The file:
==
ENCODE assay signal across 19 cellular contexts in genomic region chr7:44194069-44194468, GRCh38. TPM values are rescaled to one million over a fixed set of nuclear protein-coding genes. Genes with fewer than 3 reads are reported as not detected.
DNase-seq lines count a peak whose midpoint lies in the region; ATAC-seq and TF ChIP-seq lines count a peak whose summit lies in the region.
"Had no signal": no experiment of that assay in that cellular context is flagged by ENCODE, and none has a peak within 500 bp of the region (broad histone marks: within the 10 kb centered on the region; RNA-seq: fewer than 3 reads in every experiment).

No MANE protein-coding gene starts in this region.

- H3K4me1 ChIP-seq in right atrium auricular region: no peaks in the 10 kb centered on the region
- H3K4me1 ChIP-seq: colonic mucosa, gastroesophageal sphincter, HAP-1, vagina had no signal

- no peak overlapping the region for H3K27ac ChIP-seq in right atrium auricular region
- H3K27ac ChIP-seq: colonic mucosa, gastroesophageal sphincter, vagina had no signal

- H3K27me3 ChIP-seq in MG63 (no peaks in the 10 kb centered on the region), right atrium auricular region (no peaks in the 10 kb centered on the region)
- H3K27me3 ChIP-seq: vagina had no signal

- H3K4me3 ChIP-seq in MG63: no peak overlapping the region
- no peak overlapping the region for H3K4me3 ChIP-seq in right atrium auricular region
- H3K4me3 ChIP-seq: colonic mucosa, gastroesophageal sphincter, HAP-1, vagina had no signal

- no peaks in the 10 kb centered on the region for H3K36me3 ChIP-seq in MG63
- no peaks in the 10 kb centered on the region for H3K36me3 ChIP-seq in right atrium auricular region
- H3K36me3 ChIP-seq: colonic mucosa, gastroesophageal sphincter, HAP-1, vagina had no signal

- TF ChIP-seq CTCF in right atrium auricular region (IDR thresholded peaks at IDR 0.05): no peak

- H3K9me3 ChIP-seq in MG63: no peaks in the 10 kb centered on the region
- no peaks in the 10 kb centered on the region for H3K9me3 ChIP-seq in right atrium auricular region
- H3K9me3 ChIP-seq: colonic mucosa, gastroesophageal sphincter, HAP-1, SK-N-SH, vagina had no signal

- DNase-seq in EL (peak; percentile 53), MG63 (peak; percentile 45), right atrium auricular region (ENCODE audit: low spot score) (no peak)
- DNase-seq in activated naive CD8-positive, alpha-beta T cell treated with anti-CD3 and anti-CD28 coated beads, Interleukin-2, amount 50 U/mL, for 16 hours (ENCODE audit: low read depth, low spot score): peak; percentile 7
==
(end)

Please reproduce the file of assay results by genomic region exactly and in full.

ENCODE assay signal across 19 cellular contexts in genomic region chr7:44194069-44194468, GRCh38. TPM values are rescaled to one million over a fixed set of nuclear protein-coding genes. Genes with fewer than 3 reads are reported as not detected.
DNase-seq lines count a peak whose midpoint lies in the region; ATAC-seq and TF ChIP-seq lines count a peak whose summit lies in the region.
"Had no signal": no experiment of that assay in that cellular context is flagged by ENCODE, and none has a peak within 500 bp of the region (broad histone marks: within the 10 kb centered on the region; RNA-seq: fewer than 3 reads in every experiment).

No MANE protein-coding gene starts in this region.

- H3K4me1 ChIP-seq in right atrium auricular region: no peaks in the 10 kb centered on the region
- H3K4me1 ChIP-seq: colonic mucosa, gastroesophageal sphincter, HAP-1, vagina had no signal

- no peak overlapping the region for H3K27ac ChIP-seq in right atrium auricular region
- H3K27ac ChIP-seq: colonic mucosa, gastroesophageal sphincter, vagina had no signal

- H3K27me3 ChIP-seq in MG63 (no peaks in the 10 kb centered on the region), right atrium auricular region (no peaks in the 10 kb centered on the region)
- H3K27me3 ChIP-seq: vagina had no signal

- H3K4me3 ChIP-seq in MG63: no peak overlapping the region
- no peak overlapping the region for H3K4me3 ChIP-seq in right atrium auricular region
- H3K4me3 ChIP-seq: colonic mucosa, gastroesophageal sphincter, HAP-1, vagina had no signal

- no peaks in the 10 kb centered on the region for H3K36me3 ChIP-seq in MG63
- no peaks in the 10 kb centered on the region for H3K36me3 ChIP-seq in right atrium auricular region
- H3K36me3 ChIP-seq: colonic mucosa, gastroesophageal sphincter, HAP-1, vagina had no signal

- TF ChIP-seq CTCF in right atrium auricular region (IDR thresholded peaks at IDR 0.05): no peak

- H3K9me3 ChIP-seq in MG63: no peaks in the 10 kb centered on the region
- no peaks in the 10 kb centered on the region for H3K9me3 ChIP-seq in right atrium auricular region
- H3K9me3 ChIP-seq: colonic mucosa, gastroesophageal sphincter, HAP-1, SK-N-SH, vagina had no signal

- DNase-seq in EL (peak; percentile 53), MG63 (peak; percentile 45), right atrium auricular region (ENCODE audit: low spot score) (no peak)
- DNase-seq in activated naive CD8-positive, alpha-beta T cell treated with anti-CD3 and anti-CD28 coated beads, Interleukin-2, amount 50 U/mL, for 16 hours (ENCODE audit: low read depth, low spot score): peak; percentile 7